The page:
Schuster fighting for survival as Real flounder

CRISIS is an overused word in football. But when just five players turn up for training, and the manager is nowhere to be seen, it’s reasonable to assume that something isn’t quite right.

Real Madrid had a reasonable start to their season. After losing their first game they won six out of seven, including the derby against Atletico, but things have gone badly wrong since Juventus beat them in the Champions League four weeks ago. A second defeat by Juventus and a narrow squeak at home to Malaga were followed by humiliation against Real Union in the Copa del Rey.

Cup games don’t matter in Spain, so they say, but 50,000 fans turned up at the Bernabeu last week expecting to watch them overturn a shock 3-2 deficit from the first leg.

The Madrid defence let in two more against their third division opponents, but a hat-trick from Raul put them 4-2 up with four minutes left — only for Eneko Romo to write himself into the history books with a last-minute header that took the minnows through on away goals.

After conceding eight goals in three games on their own ground the players were probably relieved to be playing in Valladolid on Saturday. But Valladolid love to upset the big boys and three minutes into the second half their Uruguayan midfielder Nestor Canobbio fired a rocket into the top corner and that was that.

Madrid’s German coach Bernd Schuster has a reputation for stubbornness, but even he seemed resigned after this defeat, the first time in eight months that his team have failed to score in the league.

“We changed the system a little because one or two players were missing. We had chances to score but didn’t take them. We have to carry on.”

Is it a crisis? Is his job on the line? “I don’t deserve such a question” he snapped, perhaps remembering that it cost him €480,000 to take the job in the first place, as he had to buy out his contract at Getafe when he replaced Fabio Capello.

Capello was walking a tightrope for most of his year at the club, despite guiding them to the title. Now Schuster is walking that same tightrope, only a few months after also winning the title.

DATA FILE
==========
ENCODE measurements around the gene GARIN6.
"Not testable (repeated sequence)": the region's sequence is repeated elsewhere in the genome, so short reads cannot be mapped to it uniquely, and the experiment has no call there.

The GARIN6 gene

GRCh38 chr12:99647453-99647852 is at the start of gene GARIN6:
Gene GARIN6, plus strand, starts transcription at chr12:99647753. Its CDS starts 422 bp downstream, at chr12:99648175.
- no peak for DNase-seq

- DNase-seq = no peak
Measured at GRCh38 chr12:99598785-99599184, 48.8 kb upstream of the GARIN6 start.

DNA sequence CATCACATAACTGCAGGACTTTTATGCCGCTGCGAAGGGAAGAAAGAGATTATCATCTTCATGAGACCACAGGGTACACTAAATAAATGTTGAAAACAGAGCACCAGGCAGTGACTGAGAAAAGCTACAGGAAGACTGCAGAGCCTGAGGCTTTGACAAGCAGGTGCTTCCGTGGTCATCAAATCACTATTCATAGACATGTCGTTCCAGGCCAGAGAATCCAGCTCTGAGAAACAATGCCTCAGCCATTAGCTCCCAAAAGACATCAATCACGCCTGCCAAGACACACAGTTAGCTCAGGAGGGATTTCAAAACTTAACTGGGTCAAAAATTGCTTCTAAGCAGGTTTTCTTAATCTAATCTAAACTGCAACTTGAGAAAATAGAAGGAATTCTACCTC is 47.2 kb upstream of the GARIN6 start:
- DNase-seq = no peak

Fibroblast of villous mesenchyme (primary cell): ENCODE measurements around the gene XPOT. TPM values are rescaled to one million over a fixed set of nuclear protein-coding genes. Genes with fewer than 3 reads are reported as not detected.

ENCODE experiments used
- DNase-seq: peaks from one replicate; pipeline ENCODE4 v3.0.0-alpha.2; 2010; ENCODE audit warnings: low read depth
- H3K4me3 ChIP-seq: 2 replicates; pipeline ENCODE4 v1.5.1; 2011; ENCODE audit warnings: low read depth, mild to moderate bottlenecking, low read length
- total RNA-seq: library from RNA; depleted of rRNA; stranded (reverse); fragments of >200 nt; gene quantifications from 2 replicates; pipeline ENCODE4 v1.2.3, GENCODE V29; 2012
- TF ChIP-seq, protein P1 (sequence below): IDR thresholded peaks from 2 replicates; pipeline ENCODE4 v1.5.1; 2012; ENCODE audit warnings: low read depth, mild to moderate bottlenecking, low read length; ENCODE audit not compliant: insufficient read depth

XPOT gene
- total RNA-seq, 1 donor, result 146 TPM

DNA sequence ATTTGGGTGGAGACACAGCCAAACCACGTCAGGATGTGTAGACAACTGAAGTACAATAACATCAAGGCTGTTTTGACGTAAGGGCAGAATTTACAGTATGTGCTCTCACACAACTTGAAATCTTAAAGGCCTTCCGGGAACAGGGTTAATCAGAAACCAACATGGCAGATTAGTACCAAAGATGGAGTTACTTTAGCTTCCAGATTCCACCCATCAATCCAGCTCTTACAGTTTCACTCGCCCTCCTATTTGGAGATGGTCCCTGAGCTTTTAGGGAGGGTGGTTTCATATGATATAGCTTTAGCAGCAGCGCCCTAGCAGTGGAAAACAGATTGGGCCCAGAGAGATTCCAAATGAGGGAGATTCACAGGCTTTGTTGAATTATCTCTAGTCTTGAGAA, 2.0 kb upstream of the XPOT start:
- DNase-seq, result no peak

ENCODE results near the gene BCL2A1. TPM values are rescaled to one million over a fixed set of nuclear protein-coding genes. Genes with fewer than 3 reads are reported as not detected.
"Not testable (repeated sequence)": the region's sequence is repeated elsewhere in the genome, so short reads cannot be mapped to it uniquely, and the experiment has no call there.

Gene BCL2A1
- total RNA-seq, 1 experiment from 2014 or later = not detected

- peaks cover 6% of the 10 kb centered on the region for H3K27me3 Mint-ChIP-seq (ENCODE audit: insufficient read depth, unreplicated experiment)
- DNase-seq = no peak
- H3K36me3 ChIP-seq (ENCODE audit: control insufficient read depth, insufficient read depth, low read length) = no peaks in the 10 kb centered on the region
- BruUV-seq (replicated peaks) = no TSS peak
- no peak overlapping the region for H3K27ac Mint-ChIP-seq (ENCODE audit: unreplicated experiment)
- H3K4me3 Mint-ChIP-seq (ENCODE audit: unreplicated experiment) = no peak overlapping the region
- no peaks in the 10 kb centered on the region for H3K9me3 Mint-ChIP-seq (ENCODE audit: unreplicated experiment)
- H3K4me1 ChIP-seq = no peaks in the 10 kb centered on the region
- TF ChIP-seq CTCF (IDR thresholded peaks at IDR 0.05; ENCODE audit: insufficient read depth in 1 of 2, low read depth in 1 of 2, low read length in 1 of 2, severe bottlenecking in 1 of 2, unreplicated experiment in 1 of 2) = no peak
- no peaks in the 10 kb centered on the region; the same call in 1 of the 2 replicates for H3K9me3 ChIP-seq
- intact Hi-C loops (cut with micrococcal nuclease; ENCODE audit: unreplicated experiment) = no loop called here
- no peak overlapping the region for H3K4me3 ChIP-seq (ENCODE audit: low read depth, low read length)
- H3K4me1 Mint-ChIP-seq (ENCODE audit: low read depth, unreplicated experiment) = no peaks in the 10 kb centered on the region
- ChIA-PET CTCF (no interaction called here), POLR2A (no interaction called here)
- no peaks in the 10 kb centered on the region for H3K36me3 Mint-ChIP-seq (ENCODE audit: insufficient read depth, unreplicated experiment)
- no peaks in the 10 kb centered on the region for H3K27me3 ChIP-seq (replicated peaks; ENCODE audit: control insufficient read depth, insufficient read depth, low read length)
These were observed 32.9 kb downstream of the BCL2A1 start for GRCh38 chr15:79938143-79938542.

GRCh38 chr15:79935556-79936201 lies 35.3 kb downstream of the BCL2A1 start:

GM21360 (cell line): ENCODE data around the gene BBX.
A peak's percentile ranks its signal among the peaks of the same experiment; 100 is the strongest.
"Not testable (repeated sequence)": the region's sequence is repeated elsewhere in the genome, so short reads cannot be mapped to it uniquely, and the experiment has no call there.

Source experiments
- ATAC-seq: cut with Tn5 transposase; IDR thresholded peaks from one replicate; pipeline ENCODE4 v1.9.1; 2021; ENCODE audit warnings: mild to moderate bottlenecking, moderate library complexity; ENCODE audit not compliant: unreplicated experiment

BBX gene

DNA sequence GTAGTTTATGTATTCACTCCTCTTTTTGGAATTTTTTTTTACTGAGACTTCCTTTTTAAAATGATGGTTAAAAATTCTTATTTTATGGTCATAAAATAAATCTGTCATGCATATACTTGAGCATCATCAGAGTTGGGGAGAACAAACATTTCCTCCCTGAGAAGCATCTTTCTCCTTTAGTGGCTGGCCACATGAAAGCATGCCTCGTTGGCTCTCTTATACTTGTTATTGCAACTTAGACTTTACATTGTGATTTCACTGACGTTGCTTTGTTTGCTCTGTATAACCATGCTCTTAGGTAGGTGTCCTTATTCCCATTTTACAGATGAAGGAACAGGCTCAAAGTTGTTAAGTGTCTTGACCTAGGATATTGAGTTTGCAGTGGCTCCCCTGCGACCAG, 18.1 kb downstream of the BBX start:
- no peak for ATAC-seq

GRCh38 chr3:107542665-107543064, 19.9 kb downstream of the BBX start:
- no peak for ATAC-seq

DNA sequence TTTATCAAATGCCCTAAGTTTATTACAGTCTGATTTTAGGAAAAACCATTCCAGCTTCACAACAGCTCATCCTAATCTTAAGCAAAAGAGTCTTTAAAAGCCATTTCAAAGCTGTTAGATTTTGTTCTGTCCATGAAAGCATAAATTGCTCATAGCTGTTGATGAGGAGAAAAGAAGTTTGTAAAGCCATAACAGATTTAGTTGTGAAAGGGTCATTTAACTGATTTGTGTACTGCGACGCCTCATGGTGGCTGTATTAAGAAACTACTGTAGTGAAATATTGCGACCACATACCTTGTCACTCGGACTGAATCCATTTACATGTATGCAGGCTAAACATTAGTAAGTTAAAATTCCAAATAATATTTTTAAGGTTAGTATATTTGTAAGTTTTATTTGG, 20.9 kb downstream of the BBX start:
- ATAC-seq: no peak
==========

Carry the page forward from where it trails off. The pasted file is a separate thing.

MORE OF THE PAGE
Last night Schuster was given the dreaded vote of confidence by sporting director Predrag Mijatovic, who insisted he was “fully confident” in his coach.

Madrid’s fans have a reputation for being fickle, but the majority wanted Capello to stay on – and opinion polls suggest that they aren’t pointing the finger at Schuster either.

Only around 15% blame the coach for the team’s problems, according to a poll by Marca, the daily sports paper, and most of Arjen Robben is constantly missing games through injury, and with Ruud Van Nistelrooy out for the rest of the season there is a lack of a cutting edge up front.

The solution (according to the pundits anyway) – is to buy more players. It’s a painful contrast with Barcelona, now five points ahead, who are reaping the benefits of promoting talented youngsters.

But there also seems to be a long-term problem with the management of the club, and the lack of communication between the coach and the directors.

Back in February last year, when Capello was in difficulties, the story was leaked that he had offered to resign, only for the club to issue an embarrassed denial a few hours later.

Last July, as Madrid were busily tapping up Cristiano Ronaldo, it was Schuster’s turn.

“I am getting used to being the last to hear things,” he told a press conference.

“It’s not nice to hear it that way because later you will ask me about subjects I can’t give any answers on.

“I’m waiting for the president to come to talk and see how things are.”

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